I worked for Secretary Pompeo as his right hand person at the State Department, and we confronted many of the challenges that this panel has so eloquently and productively examined, and yet there's still a lot of received wisdom, even here, the rise of China is good for everyone, you should reform the WTO even though China won't reform it, one of the biggest members. We're still talking as if the CCP is representing the people, there's very little discussion here about the Chinese people. This is a communist party state, any kind of trade will enrich this totalitarian regime, so to the panel: What evidence do you have that this regime isn't a competitor, that it is indeed an enemy, and if it is, then how do we accelerate this move away to protect our strategic resources, quite apart from the quad and other mechanisms, what initiatives are you pushing forward? Perhaps this is for Secretary Truss. Thank you very much.


Well, we're clear eyed about China. And as I've said, the WTO is not, has not had the reform that it needs to have, and when it was established in 1995 I think the Chinese economy was a 10th the size of the United States economy, and now we're in a very different situation. We do have to continue to trade with China. I think the question is how do we work with our like minded allies to effect change and influence the future of global trade in the right way. The fundamental principle for me is that democratic free market economies should not be undermined by the trade deals we enter, or any other work we do in the trade space, whether that's trade defense or trade remedies, of our country, with our democratic, free enterprise system, should not be undermined. So whether that's unfair industrial subsidies, whether it's issues in the future like carbon leakage, these are the types of things that have factored into our trade policy but we can't forget the fundamentals which Tony Abbott rightly referred to, which is free trade brings prosperity. And when people are more prosperous, you get better outcomes, and we can't lose that fundamental truth.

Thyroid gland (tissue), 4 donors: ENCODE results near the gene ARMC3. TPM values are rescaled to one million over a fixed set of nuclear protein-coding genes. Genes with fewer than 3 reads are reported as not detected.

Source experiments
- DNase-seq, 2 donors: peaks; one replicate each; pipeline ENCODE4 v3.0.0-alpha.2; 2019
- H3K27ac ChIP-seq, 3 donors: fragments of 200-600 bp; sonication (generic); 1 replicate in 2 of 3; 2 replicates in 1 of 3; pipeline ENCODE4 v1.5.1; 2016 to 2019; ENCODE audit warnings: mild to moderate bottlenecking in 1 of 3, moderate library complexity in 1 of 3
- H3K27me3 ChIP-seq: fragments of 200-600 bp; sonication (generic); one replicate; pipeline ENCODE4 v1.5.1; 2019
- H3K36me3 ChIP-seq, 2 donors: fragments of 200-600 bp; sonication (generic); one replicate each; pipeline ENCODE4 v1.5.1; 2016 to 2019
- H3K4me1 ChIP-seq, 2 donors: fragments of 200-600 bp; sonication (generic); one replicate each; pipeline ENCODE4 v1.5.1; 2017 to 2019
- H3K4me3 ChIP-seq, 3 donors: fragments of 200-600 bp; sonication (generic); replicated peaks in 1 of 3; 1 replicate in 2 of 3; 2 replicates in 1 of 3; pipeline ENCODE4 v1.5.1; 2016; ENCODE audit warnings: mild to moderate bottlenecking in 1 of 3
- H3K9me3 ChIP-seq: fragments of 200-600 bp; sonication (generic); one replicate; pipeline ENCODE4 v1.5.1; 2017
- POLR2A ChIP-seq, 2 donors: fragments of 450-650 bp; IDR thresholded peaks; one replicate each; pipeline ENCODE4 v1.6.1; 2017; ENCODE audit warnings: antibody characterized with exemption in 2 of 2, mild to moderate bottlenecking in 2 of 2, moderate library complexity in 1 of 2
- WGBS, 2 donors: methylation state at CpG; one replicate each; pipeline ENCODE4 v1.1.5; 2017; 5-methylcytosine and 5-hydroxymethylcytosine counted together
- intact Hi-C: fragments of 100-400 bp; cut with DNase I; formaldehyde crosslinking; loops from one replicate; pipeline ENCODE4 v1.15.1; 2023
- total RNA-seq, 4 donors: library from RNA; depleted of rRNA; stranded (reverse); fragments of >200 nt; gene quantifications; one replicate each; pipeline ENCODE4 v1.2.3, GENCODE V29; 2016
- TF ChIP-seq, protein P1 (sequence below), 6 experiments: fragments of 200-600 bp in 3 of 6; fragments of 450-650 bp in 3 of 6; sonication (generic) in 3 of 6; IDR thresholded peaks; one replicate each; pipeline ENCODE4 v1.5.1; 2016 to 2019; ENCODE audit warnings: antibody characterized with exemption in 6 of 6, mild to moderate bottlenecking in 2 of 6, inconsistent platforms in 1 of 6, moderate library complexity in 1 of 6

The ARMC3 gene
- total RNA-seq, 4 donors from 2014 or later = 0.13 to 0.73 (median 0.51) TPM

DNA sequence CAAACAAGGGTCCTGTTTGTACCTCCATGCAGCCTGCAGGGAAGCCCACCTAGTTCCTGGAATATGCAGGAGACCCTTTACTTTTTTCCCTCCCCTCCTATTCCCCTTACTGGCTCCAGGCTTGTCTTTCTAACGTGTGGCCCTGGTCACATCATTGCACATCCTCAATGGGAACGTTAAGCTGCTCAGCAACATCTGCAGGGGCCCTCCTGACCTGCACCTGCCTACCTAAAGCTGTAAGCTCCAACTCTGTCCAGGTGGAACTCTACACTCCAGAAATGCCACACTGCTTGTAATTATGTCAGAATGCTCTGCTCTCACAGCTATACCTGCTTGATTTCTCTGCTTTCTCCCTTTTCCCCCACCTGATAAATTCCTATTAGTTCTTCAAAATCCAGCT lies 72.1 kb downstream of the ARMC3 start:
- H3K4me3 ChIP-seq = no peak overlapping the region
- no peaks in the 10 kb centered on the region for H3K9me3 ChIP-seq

And if I might add, Mary, because you do raise an important point. We should try always to distinguish between the Beijing regime, the Communist Party, and the Chinese people, who are not our foes. I'm sure we are quite like minded with many of the people of China. It just that we're certainly not like minded with the current Chinese government.
Question from Latika Bourke, Sydney Morning Herald:

Thank you very much for the great discussion. My question is for both Secretary Truss and Mr Abbott. Taiwan has said it would like to join the TPP. If Britain is successful in joining, is that something that Britain and Australia should support?


We should work very closely with Taiwan. Taiwan, some years, is our fourth biggest trading partner in Australia. New Zealand has a free trade deal with Taiwan. I certainly think Australia should do, quite quickly, look at going into a better trade partnership with Taiwan and, yes, personally I think it would be good for Taiwan, good for the Trans Pacific Partnership, and good for this sense of solidarity between like minded democracies if Taiwan was brought in from the cold rather more than it currently is.

Truss: I think it'd be rather presumptuous of me to comment on which future members ought to be allowed into the CPTPP while we're currently in negotiations to join the organization, but I do observe there are a number of countries looking to join the CPTPP and I think what's exciting is that the UK will be the first new entrant since the CPTPP was established in 2018 and I think it is a big opportunity to build an alliance of like minded free trading nations.
Question from Andrew Woodcock, the Independent: Mr. Abbott, you were saying that it was unwise for Western countries to sell off crucial businesses to the Chinese. There's an example we've got recently in Wales of a Newport wafer fab, a semiconductor business which has been bought by a Chinese-owned company. The Prime Minister is getting his National Security Adviser to have a look at it. Do you think that that is the sort of deal that should be blocked? ...


Well, if I may start. We have this thing [in Australia] called the Foreign Investment Review Board, which has a pretty wide remit to examine all significant foreign investments from a national interest perspective, and pretty clearly the sort of purchase that is currently contemplated here in Britain would not go ahead, were it happening in Australia. But I also think now that the PM's national security adviser is looking at it here, obviously Britain is moving in a comparable direction.